We’d love to wake up to a friendly assistant who can experience the world as we do, help us achieve our goals, plan our day, automate knowledge work, supercharge businesses, help humans figure out cancer and space exploration, amplify our strengths, and generally make us happier. ChatGPT and the plugins paradigm, one of the few disruptive technologies that have helped lift humanity at scale, exemplifies this trend. These technologies continue to push the boundaries of what we can achieve, acting as a force multiplier for various creative and reasoning tasks. Plus, enhancing our abilities to learn, communicate, and create will have a transformative impact on how we live and work. The application layer is shaping up to automate highly repetitive tasks and/or supercharge humans-in-the-loop, and B2B startups are working on bringing AI to business workflows with differentiated UX and natural language interfaces and new ways to work with unstructured data at scale. As the space matures, we are witnessing the adoption of AI-enabled products like NotionAI, which involve integrating foundational models into existing workflows and products, and AI-native platforms like Descript, which is reimagining video-editing & content creation with AI-first principles. AI-based personal assistants are simplifying the interaction layer for consumers, enabling them to accomplish objective-driven tasks with natural language. The value of AI lies not only in its ability to generate better quality content but also in its capacity to distill and reduce the overload of diluted information. By extracting meaningful signals from the noise, AI consequently becomes indispensable.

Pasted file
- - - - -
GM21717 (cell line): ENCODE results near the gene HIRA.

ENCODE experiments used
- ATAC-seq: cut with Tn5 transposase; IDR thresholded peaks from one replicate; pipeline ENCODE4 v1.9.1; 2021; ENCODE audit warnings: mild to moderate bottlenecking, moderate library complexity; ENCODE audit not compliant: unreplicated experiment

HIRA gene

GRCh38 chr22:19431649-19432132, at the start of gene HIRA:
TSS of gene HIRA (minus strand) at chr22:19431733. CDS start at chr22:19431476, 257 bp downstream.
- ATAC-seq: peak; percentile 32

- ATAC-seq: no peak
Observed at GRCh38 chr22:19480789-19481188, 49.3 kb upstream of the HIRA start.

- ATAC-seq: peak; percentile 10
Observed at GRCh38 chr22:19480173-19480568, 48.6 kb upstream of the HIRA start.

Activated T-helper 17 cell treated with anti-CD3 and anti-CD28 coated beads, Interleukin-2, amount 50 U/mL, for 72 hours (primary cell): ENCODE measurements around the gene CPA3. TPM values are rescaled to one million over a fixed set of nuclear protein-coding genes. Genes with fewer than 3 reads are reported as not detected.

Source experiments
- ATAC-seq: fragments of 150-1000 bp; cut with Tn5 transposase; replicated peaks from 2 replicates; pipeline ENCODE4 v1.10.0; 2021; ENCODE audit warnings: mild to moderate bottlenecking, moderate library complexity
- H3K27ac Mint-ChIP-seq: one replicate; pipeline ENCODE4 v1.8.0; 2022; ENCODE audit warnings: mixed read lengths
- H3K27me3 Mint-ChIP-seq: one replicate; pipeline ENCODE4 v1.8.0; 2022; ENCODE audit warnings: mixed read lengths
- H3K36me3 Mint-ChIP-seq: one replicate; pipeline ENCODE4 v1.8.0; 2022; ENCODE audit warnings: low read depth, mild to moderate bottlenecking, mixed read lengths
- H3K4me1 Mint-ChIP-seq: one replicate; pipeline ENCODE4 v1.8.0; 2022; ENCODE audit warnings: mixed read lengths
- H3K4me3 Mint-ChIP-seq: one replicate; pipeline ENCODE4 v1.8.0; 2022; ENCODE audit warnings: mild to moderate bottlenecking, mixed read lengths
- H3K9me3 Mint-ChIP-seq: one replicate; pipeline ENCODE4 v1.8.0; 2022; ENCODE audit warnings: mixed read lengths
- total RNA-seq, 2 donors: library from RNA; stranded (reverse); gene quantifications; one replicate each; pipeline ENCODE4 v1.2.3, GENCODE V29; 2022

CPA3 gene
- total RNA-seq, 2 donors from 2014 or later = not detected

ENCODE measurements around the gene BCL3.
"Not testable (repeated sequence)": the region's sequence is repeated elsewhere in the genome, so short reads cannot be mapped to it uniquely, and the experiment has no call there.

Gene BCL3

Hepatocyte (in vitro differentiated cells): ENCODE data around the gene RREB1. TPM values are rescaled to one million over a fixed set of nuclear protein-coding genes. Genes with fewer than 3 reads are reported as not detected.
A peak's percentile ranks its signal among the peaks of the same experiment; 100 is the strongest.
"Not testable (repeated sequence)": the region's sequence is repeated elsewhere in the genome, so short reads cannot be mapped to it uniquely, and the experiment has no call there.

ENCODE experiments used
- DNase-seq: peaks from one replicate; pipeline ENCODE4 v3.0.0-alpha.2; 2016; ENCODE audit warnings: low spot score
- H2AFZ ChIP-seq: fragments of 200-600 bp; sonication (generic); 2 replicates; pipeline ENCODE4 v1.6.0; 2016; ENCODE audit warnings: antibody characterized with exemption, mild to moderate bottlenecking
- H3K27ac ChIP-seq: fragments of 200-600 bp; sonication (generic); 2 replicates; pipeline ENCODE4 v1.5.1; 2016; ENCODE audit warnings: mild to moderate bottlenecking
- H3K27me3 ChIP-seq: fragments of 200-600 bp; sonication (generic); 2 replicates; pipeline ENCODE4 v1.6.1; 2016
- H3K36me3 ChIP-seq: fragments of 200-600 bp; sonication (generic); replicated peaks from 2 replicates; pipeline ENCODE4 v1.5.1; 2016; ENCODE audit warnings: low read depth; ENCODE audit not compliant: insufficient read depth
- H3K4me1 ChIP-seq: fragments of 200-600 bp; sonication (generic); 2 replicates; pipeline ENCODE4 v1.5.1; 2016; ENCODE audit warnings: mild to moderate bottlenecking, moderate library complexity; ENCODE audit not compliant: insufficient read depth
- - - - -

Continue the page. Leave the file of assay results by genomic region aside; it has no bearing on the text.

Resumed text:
Foundations, Infrastructure, and Tooling

At the infra and tooling layer, we’re seeing a stack emerge - new primitives and LLMOps platforms that lower the barrier to entry and accelerate the creation of LLM applications at scale. Langchain, which has become an important part of the stack, is making it easier to build data-aware and agentic LLM applications and making them easier to deploy. Portkey is building an LMOps stack for monitoring, model management, and more, while Vellum is developing a dev platform for LLM applications. Companies like AirOps are creating platforms that allow businesses to apply AI in a structured, predictable way to their workflows, customizable to their specific business context. Vector databases are becoming a critical part of the stack, as embeddings drive the fuel to build LLM applications with retrieval and search functionalities. Weaviate is one such company building an open-source AI-native vector DB. We will likely see an array of platforms geared towards helping trace and evaluate LLM workflows, reducing hallucinations, making the models more steerable, streamlining data security, and providing tooling that informs the ethical readiness and integrity for AI-enabled applications. LLMOps is still in its infancy, roughly broken down into these categories: (1) prompt management & evals (prompt engineering, audit, tracking, a/b testing, prompt chaining, debugging prompts, evaluation, etc.). This also includes prompt chaining across multiple foundation model providers (2) no-code/low code fine-tuning/embeddings management (including tools for retraining generalist models on targeted data sets. labeling, cleaning, etc.) (3) agent integration/action based - LLMs making decisions about actions, executing those actions, goal-planning, interfacing w/ external world, etc (4) analytics/observability - cost, latency, rate limit management, explainability and so on. Open-source projects in this space should look at product-market fit at least twice - first, to create value and community around the project and second, while wrapping a business around it. Creating a reliable and adaptable layer of infrastructure and tools for LLMs will help us unlock their power and value for more users and applications.